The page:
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Sun, 29 November 2020

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Thinking outside the box: Exploring innovations in affordable homeownership

Building Societies Association

3 min read Partner content

Independent report from the LSE finds affordable homes initiatives have been 'ill-defined and poorly targeted'

Many affordable homeownership initiatives in the UK have been ill-defined and poorly targeted according to a new independent report by the research unit LSE London for the Building Societies Association and the UK Collaborative Centre for Housing Evidence (CaCHE), published today (Thursday 12 November).

These have reinforced regional differences and sometimes overlapped with one another says Thinking outside the box: Exploring innovations in affordable homeownership.

In addition, because many of these initiatives have been short-lived, they have had limited impact and have been confusing to both consumers and lenders.

The government is now looking at two new products - First Homes, a shared equity scheme, and a potential mortgage guarantee scheme linked to long term fixed interest rates.

Professor Christine Whitehead, Emeritus Professor of Housing Economics at LSE, said: “The Government has sponsored a range of affordable homeownership products over the last 40 years with varying success.   

“What is needed is a better understanding of the nature and scale of the affordable home ownership ‘gap’ – taking account of house prices, incomes, the capacity to raise a deposit and attitudes towards risk of borrowers and lenders. We also need a more coherent set of affordable homeownership products.”

Professor Kenneth Gibb, Director of the UK Collaborative Centre for Housing Evidence (CaCHE), said: ‘This timely report reminds us how challenging it has been for government to grow home ownership, and how difficult it has been for mortgage providers to innovate in such a way that the market can expand for first time buyers. The report is a comprehensive and intelligent reading of the current market, where it came from, and the likely factors shaping affordable home ownership in the future’.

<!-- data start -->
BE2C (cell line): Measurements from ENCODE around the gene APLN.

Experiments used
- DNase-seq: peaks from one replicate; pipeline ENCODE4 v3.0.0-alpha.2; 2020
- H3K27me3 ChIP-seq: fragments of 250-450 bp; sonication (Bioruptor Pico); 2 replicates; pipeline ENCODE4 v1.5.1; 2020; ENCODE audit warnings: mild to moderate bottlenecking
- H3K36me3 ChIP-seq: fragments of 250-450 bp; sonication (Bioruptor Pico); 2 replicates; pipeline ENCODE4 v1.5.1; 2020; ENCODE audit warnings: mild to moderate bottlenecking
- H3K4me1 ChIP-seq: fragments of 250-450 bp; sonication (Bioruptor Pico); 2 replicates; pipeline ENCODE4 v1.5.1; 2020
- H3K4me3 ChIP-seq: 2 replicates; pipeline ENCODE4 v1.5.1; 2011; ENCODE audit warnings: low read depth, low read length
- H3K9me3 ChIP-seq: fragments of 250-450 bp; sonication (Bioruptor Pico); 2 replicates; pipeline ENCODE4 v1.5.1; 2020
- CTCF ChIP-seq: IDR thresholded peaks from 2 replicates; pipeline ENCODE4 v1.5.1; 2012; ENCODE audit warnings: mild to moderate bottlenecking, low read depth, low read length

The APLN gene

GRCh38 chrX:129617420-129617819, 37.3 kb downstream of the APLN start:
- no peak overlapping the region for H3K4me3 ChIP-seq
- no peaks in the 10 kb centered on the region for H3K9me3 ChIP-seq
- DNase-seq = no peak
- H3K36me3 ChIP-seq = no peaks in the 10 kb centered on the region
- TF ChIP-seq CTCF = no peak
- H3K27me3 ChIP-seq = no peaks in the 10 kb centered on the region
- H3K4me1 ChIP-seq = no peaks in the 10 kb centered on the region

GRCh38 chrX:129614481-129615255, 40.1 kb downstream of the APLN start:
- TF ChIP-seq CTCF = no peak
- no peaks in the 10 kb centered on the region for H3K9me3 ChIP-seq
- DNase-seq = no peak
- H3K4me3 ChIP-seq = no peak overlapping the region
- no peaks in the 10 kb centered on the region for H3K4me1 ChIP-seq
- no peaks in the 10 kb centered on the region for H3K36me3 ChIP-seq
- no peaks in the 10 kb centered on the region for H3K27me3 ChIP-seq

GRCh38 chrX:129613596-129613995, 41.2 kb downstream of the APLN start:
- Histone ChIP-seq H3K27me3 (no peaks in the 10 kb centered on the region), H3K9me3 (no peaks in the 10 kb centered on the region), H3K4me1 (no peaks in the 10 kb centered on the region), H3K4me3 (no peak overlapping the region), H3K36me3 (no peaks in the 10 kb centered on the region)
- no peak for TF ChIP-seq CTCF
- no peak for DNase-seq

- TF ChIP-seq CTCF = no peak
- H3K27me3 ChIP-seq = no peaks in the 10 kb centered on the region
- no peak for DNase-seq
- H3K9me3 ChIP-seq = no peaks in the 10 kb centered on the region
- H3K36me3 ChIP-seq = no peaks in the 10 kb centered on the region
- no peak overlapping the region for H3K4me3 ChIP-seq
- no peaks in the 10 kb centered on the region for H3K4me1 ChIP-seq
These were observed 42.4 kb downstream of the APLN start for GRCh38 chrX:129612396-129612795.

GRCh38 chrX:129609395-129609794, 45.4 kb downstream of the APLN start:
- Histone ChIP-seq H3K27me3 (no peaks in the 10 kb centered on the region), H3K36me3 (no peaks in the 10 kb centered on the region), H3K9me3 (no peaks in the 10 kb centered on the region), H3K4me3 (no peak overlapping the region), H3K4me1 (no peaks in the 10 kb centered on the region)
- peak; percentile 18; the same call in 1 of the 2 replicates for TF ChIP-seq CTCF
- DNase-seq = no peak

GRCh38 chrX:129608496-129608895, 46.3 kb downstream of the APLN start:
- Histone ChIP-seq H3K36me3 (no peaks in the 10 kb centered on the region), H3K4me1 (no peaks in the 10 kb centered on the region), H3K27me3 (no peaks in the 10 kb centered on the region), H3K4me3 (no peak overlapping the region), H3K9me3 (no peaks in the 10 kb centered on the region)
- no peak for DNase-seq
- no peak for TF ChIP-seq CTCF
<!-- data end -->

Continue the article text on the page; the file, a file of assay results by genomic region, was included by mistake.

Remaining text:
Paul Broadhead, Head of Mortgage and Housing Policy at the BSA said: “Building societies were founded to help people into homeownership, so they have often been at the forefront in the provision of products designed to support affordability. This valuable research pulls together what has been learned so far, and indicates how Government, lenders and others might work together to help more people into homeownership the future.”

The report suggests:

A long overdue and fundamental reform of shared ownership going well beyond the existing proposals in England giving it the potential to be scaled up - to include the provision of a comprehensive database of shared ownership, and related products

The UK could learn from abroad concerning mortgage guarantees, which are a cost-efficient way of expanding affordable home ownership opportunities.

Market-based initiatives that help supplement the higher Loan-To-Value market should be encouraged

The government should set out its vision for home ownership in general and affordable home ownership in particular in some detail, looking at current provision, the risks and the potential scale of demand, funding and supply.

Thinking outside the box critically examines what has worked and what has not as these homeownership products have come and gone. It also looks at what the market has been able to deliver and what gaps market products could fill.  

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